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Fighter Tactics, Old and New

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  • Fighter Tactics, Old and New

    I've been thinking lately about how air combat has evolved since the time someone first strapped a gun to the nose of a biplane to today, with AMRAAMs and 30mm death guns in the hull of modern fighters. I was wondering: How relevant is energy fighting in today's dogfights? Pretty much all modern jet fighters / interceptors have comparable engines, that is, they're ridiculously powerful. 2,000 feet of altitude advantage doesn't seem like much when you're in something like a super hornet that can leap that distance in seconds, vs prop fighters of old that would need to pull out of a steep climb to match that rate. Plus there's the fact that you probably won't see much of the enemy up close if they stick you with a missile from multiple miles away...

    Anyone know?

  • #2
    Re: Fighter Tactics, Old and New

    Considering the upgrading of existing planes (the F15 in the US for instance) and looking at new planes (the various reports of the F35 losing to gen. 3 & 4 jets in dogfights), I believe you're right in the belief that speed and agility improvements are becoming less and less relevant, while EW and improvements of stealth (cap-)abilities are becoming more and more important. No need to outmaneuver/outrun the enemy, if they can't see/find you in the first place.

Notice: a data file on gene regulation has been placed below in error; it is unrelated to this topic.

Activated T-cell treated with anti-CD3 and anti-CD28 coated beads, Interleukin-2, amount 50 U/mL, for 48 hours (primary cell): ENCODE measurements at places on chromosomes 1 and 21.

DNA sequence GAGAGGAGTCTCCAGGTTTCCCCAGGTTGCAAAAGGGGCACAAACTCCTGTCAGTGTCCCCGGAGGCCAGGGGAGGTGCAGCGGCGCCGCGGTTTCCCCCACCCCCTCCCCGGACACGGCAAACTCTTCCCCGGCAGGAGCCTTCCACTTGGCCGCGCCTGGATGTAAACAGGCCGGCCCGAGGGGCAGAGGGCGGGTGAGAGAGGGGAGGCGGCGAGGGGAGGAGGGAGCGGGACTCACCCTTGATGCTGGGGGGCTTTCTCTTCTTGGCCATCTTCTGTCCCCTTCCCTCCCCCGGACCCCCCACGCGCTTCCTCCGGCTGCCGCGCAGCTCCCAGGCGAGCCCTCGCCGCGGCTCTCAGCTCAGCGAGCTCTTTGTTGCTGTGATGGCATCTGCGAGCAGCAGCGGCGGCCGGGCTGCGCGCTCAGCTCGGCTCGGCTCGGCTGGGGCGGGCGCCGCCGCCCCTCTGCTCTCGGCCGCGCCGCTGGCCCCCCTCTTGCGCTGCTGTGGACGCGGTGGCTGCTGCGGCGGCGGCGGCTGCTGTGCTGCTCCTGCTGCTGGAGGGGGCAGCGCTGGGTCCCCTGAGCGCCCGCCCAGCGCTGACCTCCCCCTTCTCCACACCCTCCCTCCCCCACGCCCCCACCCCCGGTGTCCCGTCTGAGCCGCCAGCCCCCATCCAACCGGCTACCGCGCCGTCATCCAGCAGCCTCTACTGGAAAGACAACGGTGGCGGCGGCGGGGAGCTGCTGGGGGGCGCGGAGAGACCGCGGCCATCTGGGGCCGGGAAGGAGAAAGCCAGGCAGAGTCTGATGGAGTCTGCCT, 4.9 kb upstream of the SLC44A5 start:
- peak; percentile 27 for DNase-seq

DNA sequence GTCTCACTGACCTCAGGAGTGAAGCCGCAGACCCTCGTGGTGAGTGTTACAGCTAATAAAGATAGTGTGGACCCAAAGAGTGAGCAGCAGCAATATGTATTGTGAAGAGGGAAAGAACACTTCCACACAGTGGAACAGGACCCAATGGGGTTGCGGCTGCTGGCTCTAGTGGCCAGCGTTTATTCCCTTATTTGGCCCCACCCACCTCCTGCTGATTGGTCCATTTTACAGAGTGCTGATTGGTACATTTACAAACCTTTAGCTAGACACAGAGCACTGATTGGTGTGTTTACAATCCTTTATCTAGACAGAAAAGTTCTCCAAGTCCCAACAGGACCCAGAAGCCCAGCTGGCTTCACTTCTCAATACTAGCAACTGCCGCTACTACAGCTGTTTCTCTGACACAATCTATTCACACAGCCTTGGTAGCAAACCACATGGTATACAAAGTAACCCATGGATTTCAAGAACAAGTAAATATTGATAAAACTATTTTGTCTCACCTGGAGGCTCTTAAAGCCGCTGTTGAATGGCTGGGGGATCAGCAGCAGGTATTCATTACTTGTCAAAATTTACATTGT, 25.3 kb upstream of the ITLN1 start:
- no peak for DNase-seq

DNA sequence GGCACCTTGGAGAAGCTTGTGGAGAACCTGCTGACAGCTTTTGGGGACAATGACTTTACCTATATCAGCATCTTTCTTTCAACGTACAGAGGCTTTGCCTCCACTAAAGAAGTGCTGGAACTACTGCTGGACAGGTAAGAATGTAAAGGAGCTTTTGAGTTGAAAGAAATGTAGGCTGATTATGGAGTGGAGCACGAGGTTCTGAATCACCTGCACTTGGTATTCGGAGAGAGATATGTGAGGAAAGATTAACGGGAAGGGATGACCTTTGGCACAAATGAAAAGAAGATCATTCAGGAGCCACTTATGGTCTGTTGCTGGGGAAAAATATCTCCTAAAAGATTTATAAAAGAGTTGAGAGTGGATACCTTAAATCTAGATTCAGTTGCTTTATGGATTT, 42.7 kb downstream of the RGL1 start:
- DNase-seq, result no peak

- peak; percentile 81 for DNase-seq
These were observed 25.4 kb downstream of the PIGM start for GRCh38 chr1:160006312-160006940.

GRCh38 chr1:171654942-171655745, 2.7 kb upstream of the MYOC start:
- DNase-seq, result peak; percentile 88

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    • #3
      Re: Fighter Tactics, Old and New

      I think it's a tactic that should not be forgotten. I forget when, but during a Red Flag exercise the Indian Air Force's MiG-21Bison's jammer (Israeli made) was so powerful, it completely voided the F-15Cs BVR advantage. That's a 1970s fighter with a quick upgrade that brought a modern Gen 4 fighter down to its level. I would compare that situation to the Vietnam War when pilots heavily relied on what they found out were unreliable missiles (which have also vastly advanced).

      Now I know in DCS the jammers aren't quite up to real life standards, but I can see them getting there eventually. It's most certainly a skill that should be retained.

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